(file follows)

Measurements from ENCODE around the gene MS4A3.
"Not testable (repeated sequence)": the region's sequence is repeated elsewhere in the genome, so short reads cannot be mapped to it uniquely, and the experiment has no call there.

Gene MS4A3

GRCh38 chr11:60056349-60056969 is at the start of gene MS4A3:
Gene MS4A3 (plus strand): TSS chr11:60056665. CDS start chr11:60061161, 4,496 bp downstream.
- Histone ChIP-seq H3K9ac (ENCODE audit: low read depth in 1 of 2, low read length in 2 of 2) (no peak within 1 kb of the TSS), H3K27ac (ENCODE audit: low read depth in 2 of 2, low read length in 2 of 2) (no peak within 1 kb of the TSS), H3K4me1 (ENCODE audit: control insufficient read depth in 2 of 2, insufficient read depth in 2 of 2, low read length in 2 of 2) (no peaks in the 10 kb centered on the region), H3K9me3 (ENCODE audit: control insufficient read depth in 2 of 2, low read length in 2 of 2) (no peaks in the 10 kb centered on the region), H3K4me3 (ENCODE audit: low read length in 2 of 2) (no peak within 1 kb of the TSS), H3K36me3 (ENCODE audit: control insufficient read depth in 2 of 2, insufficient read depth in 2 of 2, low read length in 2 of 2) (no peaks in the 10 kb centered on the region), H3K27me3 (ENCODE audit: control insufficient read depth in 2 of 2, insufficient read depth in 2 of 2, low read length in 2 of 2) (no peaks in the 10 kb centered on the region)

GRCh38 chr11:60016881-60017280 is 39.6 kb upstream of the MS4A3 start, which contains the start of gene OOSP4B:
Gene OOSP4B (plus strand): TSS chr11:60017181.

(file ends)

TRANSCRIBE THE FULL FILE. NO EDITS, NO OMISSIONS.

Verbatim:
Measurements from ENCODE around the gene MS4A3.
"Not testable (repeated sequence)": the region's sequence is repeated elsewhere in the genome, so short reads cannot be mapped to it uniquely, and the experiment has no call there.

Gene MS4A3

GRCh38 chr11:60056349-60056969 is at the start of gene MS4A3:
Gene MS4A3 (plus strand): TSS chr11:60056665. CDS start chr11:60061161, 4,496 bp downstream.
- Histone ChIP-seq H3K9ac (ENCODE audit: low read depth in 1 of 2, low read length in 2 of 2) (no peak within 1 kb of the TSS), H3K27ac (ENCODE audit: low read depth in 2 of 2, low read length in 2 of 2) (no peak within 1 kb of the TSS), H3K4me1 (ENCODE audit: control insufficient read depth in 2 of 2, insufficient read depth in 2 of 2, low read length in 2 of 2) (no peaks in the 10 kb centered on the region), H3K9me3 (ENCODE audit: control insufficient read depth in 2 of 2, low read length in 2 of 2) (no peaks in the 10 kb centered on the region), H3K4me3 (ENCODE audit: low read length in 2 of 2) (no peak within 1 kb of the TSS), H3K36me3 (ENCODE audit: control insufficient read depth in 2 of 2, insufficient read depth in 2 of 2, low read length in 2 of 2) (no peaks in the 10 kb centered on the region), H3K27me3 (ENCODE audit: control insufficient read depth in 2 of 2, insufficient read depth in 2 of 2, low read length in 2 of 2) (no peaks in the 10 kb centered on the region)

GRCh38 chr11:60016881-60017280 is 39.6 kb upstream of the MS4A3 start, which contains the start of gene OOSP4B:
Gene OOSP4B (plus strand): TSS chr11:60017181.